Where to Sell Your Design Online & How

Art Web

The basic objective of Art Web is to sell art online throughout the world as it works as the central point for both buyers and sellers. In reality it is an ecommerce website that provides opportunity to creative artists and buyers so that they can interact with each other in the form of community. As a result, they can make money from this process.

Bouf

Bouf is an interesting and innovative platform where creative people sell their unique products and designs. This website is selective in a sense that you have to go through an application process and after that you will be able to sell quirky accessories or designs. The main focus of this site is to target the niche market who is interested in buying home and garden stuff.

Click for Art

This website specializes in promoting and selling different art work such as house wares, cushions, canvas prints and others. This platform is quite useful and helpful for those new designers who want to sell their designs for commercial purpose.

Gela Skins

This is a kind of platform that supports art designs suitable for iPods, iPhones, and tablets as well. This website actually helps the independent artists from all around the globe in selling their designs.

Unbound

This website is helpful for those designers who want to publish books about art or graphic design. This is the right platform where you can easily connect with people who will support your ideas and provide funds in order to accomplish your dreams.

Big Cartel

This is a different website as compared to other websites that provide opportunity to sell designs online. On this platform, a designer can build his or her own store and can customize or make changes according to his or her needs. This site also provides tools so that designers can enhance their social networks as well.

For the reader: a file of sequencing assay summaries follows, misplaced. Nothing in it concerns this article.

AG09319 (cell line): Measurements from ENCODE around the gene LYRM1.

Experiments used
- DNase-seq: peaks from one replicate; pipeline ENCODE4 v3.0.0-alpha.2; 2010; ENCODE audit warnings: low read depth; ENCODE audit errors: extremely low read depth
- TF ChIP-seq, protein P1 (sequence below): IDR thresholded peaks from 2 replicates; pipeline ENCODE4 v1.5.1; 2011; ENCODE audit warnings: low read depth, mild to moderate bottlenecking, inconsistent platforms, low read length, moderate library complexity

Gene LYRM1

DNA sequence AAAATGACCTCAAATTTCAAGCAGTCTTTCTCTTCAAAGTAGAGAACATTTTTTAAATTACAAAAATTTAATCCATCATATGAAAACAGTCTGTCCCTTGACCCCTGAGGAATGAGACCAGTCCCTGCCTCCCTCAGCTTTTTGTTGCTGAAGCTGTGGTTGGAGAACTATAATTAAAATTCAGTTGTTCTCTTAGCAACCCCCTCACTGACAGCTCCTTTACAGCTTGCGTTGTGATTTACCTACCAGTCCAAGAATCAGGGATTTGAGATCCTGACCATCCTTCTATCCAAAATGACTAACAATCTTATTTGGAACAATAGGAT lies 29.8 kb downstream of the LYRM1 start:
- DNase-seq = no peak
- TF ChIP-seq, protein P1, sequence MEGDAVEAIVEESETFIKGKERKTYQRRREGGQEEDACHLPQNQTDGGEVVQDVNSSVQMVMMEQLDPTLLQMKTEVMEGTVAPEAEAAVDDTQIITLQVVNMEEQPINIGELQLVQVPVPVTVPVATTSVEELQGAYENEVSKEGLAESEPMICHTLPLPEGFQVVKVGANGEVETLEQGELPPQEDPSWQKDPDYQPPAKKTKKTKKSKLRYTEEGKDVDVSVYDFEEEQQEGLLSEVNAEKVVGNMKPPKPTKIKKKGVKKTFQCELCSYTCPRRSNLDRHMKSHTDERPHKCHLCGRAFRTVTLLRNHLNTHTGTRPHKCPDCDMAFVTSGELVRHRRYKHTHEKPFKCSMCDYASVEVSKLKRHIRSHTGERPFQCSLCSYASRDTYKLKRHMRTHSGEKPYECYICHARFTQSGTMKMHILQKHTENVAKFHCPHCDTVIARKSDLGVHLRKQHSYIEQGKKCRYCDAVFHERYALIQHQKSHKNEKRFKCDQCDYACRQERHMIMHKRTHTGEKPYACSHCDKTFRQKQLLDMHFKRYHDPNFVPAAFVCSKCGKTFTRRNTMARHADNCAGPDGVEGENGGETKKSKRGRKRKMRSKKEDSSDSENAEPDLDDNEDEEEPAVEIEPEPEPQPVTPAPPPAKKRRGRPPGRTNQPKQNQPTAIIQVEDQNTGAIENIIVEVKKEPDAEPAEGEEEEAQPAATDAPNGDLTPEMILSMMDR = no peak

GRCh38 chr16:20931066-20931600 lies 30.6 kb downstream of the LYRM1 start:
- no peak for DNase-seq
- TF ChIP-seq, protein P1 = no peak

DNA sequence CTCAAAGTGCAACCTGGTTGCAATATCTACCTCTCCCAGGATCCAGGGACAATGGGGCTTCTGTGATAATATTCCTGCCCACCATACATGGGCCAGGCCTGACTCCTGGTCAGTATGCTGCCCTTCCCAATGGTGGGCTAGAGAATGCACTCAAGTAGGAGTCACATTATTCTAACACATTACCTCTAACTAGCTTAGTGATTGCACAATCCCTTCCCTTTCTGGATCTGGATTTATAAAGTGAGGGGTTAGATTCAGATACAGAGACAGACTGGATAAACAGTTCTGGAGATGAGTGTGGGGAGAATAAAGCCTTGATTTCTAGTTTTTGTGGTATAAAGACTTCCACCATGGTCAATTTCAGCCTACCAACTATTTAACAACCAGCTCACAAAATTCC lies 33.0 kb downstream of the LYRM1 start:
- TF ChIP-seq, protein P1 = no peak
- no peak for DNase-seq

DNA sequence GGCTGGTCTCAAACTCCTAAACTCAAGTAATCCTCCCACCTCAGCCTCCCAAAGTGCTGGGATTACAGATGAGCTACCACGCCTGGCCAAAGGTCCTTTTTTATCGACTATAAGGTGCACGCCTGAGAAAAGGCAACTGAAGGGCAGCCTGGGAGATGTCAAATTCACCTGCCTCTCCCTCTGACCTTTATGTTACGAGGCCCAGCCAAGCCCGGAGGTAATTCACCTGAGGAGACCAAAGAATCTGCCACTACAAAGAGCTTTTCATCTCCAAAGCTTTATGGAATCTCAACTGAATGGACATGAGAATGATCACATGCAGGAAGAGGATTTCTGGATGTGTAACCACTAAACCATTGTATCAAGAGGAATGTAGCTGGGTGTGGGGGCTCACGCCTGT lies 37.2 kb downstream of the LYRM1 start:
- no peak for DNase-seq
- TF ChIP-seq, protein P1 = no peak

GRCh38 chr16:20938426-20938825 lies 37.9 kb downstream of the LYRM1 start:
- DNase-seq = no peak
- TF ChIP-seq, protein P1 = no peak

Threadless

On this platform, an art work is sold through the help of online voting. During this process, an art work or design is placed on the website and through voting and social networking.

Society 6

Society 6 is also a popular online website that sells art work provided by creative and imaginative people. This website focuses on the provision of cost effective art designs including iPhone cases and T-shirt prints. This site also charges a percentage of products or designs sold by designers but in return provide great value.

Etsy

Etsy is the website that offers it services to different buyers and sellers all over the world. This site actually focuses on the selling and buying of handmade stuff or products to a large extent. This platform also supports vintage products or crafts.

Zazzle

This platform provides the opportunity for creative people who come from different parts of the world. It supports the idea of selling different designs on various products such as T-Shirts, posters, business cards, mugs, and others. This is also helpful for designers as it helps in creating an online store for free.

PixApp

Sell your pics and designs to a global audience. What makes them different is that they distribute 90{630e2ad5fdf42e5f0a643f39a89d0917942ac8ddf22ba5d78e35a2a22793dd66} of commissions to the sellers/designers, ship worldwide within 3-5 days (unlike any other!) and are completely mobile.

How Your Portfolio Works in These 5 Simple Steps

Recommended Materials & Equipment

1) Daylight Bulb